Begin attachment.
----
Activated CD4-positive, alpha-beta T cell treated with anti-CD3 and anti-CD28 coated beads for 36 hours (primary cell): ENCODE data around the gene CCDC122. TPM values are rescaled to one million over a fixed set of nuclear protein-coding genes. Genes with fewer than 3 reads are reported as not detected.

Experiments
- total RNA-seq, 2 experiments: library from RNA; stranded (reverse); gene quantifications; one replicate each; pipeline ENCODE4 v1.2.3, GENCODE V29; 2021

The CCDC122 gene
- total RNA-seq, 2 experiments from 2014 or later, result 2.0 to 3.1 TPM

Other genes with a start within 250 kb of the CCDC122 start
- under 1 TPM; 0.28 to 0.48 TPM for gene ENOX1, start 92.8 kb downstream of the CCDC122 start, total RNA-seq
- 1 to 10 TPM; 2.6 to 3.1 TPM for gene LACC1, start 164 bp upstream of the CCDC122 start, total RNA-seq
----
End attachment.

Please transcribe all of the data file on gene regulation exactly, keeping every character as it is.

Activated CD4-positive, alpha-beta T cell treated with anti-CD3 and anti-CD28 coated beads for 36 hours (primary cell): ENCODE data around the gene CCDC122. TPM values are rescaled to one million over a fixed set of nuclear protein-coding genes. Genes with fewer than 3 reads are reported as not detected.

Experiments
- total RNA-seq, 2 experiments: library from RNA; stranded (reverse); gene quantifications; one replicate each; pipeline ENCODE4 v1.2.3, GENCODE V29; 2021

The CCDC122 gene
- total RNA-seq, 2 experiments from 2014 or later, result 2.0 to 3.1 TPM

Other genes with a start within 250 kb of the CCDC122 start
- under 1 TPM; 0.28 to 0.48 TPM for gene ENOX1, start 92.8 kb downstream of the CCDC122 start, total RNA-seq
- 1 to 10 TPM; 2.6 to 3.1 TPM for gene LACC1, start 164 bp upstream of the CCDC122 start, total RNA-seq